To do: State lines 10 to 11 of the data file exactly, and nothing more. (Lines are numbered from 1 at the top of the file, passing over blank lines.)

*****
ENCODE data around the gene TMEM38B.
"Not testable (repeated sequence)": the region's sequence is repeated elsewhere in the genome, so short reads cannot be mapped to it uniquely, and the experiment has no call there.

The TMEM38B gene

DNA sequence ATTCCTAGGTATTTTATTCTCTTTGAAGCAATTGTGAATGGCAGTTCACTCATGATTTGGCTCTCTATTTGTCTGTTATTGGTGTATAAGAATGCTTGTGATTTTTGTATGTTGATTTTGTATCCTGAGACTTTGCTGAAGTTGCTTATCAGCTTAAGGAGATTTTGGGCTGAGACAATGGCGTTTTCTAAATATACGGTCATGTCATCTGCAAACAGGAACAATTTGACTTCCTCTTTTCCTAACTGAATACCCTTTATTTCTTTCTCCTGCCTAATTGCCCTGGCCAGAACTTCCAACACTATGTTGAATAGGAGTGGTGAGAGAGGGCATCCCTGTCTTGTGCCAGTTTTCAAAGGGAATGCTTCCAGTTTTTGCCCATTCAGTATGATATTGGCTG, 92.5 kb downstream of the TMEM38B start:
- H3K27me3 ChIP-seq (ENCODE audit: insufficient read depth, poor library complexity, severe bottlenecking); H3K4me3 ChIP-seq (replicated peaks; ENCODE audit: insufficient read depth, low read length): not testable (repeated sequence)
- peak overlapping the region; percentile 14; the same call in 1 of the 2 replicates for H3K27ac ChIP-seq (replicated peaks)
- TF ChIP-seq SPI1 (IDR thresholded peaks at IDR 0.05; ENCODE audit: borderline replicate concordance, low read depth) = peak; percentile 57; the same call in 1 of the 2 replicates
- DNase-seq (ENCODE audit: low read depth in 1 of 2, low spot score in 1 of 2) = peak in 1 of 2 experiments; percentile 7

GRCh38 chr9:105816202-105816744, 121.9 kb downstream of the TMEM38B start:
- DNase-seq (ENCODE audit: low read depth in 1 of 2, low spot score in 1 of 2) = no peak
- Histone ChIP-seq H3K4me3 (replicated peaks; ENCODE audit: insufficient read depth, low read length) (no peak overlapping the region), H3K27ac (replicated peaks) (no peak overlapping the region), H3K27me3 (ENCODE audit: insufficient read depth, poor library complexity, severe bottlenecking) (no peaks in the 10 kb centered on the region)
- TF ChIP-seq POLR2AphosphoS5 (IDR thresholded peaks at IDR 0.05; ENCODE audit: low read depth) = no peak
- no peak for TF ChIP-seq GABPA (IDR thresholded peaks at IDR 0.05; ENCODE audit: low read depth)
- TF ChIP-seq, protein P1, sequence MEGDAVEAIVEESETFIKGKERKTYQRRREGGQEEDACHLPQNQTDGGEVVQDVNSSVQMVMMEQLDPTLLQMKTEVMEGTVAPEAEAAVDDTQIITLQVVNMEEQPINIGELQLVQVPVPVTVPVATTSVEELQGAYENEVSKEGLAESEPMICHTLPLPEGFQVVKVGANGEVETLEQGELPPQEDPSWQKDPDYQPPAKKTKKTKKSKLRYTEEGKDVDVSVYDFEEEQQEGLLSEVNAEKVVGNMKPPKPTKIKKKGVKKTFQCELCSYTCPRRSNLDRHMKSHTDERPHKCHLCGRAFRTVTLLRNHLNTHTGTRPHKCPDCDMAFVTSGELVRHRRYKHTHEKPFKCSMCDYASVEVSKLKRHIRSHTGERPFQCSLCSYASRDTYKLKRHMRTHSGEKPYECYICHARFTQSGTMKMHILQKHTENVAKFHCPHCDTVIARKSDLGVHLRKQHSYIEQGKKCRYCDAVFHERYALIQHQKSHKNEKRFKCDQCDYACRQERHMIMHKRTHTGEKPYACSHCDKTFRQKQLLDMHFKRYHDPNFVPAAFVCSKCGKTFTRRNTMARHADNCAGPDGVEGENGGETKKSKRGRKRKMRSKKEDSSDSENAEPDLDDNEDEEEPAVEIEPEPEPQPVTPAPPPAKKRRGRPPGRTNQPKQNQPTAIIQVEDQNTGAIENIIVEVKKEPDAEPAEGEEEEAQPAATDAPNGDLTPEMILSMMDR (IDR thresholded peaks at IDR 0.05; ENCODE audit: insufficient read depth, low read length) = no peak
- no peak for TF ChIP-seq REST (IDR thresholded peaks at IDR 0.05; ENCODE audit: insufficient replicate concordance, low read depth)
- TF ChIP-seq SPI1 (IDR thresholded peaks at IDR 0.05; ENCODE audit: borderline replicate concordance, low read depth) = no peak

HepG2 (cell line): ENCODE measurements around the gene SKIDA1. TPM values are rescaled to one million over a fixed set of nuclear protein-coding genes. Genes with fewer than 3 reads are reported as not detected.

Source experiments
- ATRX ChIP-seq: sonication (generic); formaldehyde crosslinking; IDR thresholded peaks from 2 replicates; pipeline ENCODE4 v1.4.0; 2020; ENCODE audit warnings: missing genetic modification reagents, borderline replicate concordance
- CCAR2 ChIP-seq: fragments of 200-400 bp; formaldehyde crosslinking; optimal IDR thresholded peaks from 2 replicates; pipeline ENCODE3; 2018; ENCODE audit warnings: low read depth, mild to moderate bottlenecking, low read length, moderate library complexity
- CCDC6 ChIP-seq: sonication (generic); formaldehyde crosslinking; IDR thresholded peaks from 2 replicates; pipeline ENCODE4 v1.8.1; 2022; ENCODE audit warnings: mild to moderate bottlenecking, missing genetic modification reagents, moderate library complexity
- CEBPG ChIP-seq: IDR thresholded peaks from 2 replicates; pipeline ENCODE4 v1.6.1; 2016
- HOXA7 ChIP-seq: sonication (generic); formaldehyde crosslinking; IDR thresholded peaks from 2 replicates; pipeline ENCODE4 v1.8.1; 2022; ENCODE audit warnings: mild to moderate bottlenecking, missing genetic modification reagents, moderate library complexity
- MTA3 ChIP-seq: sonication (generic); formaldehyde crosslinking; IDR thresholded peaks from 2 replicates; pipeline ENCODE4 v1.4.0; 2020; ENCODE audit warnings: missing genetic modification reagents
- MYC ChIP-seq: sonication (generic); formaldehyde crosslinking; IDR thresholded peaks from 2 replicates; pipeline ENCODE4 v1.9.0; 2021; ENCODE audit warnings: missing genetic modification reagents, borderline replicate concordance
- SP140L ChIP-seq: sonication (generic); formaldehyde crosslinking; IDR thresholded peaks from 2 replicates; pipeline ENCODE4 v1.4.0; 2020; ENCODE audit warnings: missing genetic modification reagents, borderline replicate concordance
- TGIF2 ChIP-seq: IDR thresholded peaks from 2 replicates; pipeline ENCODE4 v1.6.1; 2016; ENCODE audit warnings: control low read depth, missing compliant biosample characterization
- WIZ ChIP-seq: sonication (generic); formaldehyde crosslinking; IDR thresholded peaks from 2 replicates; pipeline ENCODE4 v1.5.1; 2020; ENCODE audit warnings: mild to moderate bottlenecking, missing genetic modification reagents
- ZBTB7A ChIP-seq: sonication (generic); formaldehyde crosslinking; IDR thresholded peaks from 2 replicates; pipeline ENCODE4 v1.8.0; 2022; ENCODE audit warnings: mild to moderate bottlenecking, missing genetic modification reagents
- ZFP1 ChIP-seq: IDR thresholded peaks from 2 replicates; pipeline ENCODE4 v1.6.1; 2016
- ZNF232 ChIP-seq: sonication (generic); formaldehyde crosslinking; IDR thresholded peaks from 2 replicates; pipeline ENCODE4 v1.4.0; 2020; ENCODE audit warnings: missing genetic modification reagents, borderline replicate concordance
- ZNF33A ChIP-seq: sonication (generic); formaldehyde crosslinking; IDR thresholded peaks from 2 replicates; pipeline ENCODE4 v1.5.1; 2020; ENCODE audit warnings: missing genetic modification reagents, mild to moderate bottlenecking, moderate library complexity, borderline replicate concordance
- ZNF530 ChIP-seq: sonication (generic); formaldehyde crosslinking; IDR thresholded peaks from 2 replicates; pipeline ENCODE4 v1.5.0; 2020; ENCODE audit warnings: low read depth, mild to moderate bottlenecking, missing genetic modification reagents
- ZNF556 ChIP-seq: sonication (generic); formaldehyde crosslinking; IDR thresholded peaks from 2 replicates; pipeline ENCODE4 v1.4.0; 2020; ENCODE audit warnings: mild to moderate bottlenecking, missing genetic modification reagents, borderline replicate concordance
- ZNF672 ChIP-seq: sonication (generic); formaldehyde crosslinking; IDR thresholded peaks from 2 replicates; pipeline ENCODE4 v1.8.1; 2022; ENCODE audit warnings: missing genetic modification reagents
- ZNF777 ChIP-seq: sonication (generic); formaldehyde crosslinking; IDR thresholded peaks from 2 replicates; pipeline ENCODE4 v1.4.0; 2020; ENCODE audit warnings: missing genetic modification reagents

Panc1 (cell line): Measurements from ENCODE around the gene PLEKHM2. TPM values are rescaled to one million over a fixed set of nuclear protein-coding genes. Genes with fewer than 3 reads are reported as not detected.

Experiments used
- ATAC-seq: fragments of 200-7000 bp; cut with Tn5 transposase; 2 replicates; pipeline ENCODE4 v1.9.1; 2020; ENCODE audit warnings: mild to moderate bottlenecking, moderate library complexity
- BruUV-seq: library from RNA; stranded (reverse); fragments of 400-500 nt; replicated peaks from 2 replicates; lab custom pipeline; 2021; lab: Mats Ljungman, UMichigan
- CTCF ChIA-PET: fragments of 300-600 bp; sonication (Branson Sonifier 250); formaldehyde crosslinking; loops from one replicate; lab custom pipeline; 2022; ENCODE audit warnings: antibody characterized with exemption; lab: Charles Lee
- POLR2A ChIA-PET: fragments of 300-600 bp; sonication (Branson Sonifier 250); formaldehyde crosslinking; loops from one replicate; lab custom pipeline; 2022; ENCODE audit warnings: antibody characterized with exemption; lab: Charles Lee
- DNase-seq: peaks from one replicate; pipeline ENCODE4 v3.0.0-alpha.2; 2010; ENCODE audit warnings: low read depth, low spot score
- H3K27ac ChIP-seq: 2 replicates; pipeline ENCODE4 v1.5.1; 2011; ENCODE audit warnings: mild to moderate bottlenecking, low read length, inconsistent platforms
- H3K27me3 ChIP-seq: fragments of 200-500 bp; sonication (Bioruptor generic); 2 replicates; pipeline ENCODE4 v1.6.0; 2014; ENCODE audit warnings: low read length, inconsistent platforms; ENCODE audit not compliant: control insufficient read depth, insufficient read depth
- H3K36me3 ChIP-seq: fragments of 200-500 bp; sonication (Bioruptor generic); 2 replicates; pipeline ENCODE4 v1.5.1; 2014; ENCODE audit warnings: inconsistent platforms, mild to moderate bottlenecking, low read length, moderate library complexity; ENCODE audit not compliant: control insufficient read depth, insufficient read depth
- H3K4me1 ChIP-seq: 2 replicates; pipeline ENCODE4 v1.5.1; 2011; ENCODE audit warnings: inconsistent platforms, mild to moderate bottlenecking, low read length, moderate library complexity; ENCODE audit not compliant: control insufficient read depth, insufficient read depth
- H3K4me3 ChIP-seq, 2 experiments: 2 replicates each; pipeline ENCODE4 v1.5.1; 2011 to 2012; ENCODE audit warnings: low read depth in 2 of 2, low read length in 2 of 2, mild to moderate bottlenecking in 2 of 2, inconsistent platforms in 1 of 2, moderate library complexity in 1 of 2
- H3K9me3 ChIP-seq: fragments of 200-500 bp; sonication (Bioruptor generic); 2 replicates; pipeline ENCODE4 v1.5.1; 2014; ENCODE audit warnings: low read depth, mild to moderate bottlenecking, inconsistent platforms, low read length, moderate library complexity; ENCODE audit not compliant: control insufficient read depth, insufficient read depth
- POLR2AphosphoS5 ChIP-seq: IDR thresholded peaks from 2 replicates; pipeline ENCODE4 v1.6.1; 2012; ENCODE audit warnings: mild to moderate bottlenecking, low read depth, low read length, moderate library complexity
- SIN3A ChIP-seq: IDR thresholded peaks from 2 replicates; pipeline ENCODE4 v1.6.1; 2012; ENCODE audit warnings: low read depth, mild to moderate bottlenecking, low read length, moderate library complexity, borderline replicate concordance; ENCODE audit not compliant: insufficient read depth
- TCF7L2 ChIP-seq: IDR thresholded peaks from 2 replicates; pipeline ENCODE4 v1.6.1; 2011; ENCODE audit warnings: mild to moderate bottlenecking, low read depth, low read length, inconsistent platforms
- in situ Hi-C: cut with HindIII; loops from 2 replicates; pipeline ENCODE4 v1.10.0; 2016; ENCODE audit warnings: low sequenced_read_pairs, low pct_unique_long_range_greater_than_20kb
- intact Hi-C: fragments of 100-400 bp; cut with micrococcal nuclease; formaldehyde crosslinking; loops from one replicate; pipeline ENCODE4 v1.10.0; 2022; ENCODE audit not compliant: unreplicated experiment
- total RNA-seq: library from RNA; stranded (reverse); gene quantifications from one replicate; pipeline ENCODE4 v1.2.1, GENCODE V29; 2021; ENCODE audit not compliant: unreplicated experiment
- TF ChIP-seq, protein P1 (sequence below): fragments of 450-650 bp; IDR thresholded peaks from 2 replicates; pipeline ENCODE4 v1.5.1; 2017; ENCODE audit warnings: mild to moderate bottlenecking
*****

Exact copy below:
- DNase-seq (ENCODE audit: low read depth in 1 of 2, low spot score in 1 of 2) = no peak
- Histone ChIP-seq H3K4me3 (replicated peaks; ENCODE audit: insufficient read depth, low read length) (no peak overlapping the region), H3K27ac (replicated peaks) (no peak overlapping the region), H3K27me3 (ENCODE audit: insufficient read depth, poor library complexity, severe bottlenecking) (no peaks in the 10 kb centered on the region)